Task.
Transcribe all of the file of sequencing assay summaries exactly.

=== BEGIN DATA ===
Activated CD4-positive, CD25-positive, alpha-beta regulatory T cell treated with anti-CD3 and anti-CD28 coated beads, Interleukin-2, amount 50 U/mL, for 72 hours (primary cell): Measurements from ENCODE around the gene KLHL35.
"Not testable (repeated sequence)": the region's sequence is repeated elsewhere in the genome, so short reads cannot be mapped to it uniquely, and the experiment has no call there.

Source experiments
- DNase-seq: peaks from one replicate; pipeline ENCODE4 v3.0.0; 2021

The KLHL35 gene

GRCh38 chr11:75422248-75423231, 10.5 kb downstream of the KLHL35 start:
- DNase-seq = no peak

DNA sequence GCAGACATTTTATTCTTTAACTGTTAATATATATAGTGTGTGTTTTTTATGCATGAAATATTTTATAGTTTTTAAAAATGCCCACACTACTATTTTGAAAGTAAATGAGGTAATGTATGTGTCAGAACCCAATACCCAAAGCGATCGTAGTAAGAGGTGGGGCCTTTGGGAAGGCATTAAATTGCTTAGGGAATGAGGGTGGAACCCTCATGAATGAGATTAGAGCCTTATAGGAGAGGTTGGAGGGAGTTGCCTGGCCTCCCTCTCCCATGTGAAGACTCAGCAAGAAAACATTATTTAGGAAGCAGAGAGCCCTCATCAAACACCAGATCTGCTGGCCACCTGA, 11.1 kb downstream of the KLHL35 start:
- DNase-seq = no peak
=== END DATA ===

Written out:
Activated CD4-positive, CD25-positive, alpha-beta regulatory T cell treated with anti-CD3 and anti-CD28 coated beads, Interleukin-2, amount 50 U/mL, for 72 hours (primary cell): Measurements from ENCODE around the gene KLHL35.
"Not testable (repeated sequence)": the region's sequence is repeated elsewhere in the genome, so short reads cannot be mapped to it uniquely, and the experiment has no call there.

Source experiments
- DNase-seq: peaks from one replicate; pipeline ENCODE4 v3.0.0; 2021

The KLHL35 gene

GRCh38 chr11:75422248-75423231, 10.5 kb downstream of the KLHL35 start:
- DNase-seq = no peak

DNA sequence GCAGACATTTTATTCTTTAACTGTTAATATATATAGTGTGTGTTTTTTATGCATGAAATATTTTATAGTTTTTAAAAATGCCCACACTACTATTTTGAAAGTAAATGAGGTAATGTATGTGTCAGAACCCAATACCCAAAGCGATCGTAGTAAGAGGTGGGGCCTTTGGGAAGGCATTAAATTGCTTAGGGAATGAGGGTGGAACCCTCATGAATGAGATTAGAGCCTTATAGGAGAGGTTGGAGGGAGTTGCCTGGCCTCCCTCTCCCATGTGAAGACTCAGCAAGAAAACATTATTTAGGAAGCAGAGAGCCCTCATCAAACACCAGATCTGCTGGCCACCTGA, 11.1 kb downstream of the KLHL35 start:
- DNase-seq = no peak